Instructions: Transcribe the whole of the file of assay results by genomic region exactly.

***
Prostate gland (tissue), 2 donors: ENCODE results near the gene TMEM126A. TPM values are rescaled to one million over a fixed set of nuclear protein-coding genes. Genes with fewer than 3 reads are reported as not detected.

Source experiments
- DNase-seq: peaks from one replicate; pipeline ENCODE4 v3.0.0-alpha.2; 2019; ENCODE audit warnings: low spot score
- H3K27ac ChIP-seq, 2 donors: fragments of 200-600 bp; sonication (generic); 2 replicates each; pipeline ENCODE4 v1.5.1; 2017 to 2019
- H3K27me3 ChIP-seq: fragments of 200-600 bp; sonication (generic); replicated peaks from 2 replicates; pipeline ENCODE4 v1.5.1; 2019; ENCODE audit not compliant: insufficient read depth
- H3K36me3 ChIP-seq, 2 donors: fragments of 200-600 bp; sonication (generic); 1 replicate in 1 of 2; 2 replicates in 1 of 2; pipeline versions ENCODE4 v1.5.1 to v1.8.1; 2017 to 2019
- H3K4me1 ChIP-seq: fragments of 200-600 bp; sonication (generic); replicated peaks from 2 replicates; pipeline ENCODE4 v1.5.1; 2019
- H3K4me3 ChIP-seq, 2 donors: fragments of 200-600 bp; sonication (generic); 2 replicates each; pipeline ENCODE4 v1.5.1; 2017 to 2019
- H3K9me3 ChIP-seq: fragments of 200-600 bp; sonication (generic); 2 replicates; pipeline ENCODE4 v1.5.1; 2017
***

Prostate gland (tissue), 2 donors: ENCODE results near the gene TMEM126A. TPM values are rescaled to one million over a fixed set of nuclear protein-coding genes. Genes with fewer than 3 reads are reported as not detected.

Source experiments
- DNase-seq: peaks from one replicate; pipeline ENCODE4 v3.0.0-alpha.2; 2019; ENCODE audit warnings: low spot score
- H3K27ac ChIP-seq, 2 donors: fragments of 200-600 bp; sonication (generic); 2 replicates each; pipeline ENCODE4 v1.5.1; 2017 to 2019
- H3K27me3 ChIP-seq: fragments of 200-600 bp; sonication (generic); replicated peaks from 2 replicates; pipeline ENCODE4 v1.5.1; 2019; ENCODE audit not compliant: insufficient read depth
- H3K36me3 ChIP-seq, 2 donors: fragments of 200-600 bp; sonication (generic); 1 replicate in 1 of 2; 2 replicates in 1 of 2; pipeline versions ENCODE4 v1.5.1 to v1.8.1; 2017 to 2019
- H3K4me1 ChIP-seq: fragments of 200-600 bp; sonication (generic); replicated peaks from 2 replicates; pipeline ENCODE4 v1.5.1; 2019
- H3K4me3 ChIP-seq, 2 donors: fragments of 200-600 bp; sonication (generic); 2 replicates each; pipeline ENCODE4 v1.5.1; 2017 to 2019
- H3K9me3 ChIP-seq: fragments of 200-600 bp; sonication (generic); 2 replicates; pipeline ENCODE4 v1.5.1; 2017